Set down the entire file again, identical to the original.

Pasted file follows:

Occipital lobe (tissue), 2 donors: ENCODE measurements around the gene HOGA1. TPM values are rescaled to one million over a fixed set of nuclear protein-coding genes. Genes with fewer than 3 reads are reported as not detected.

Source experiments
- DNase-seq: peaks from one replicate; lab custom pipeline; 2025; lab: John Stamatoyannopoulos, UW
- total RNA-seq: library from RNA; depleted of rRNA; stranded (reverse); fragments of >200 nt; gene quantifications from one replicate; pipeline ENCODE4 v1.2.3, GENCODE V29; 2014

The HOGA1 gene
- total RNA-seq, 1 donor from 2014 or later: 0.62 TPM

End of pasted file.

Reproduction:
Occipital lobe (tissue), 2 donors: ENCODE measurements around the gene HOGA1. TPM values are rescaled to one million over a fixed set of nuclear protein-coding genes. Genes with fewer than 3 reads are reported as not detected.

Source experiments
- DNase-seq: peaks from one replicate; lab custom pipeline; 2025; lab: John Stamatoyannopoulos, UW
- total RNA-seq: library from RNA; depleted of rRNA; stranded (reverse); fragments of >200 nt; gene quantifications from one replicate; pipeline ENCODE4 v1.2.3, GENCODE V29; 2014

The HOGA1 gene
- total RNA-seq, 1 donor from 2014 or later: 0.62 TPM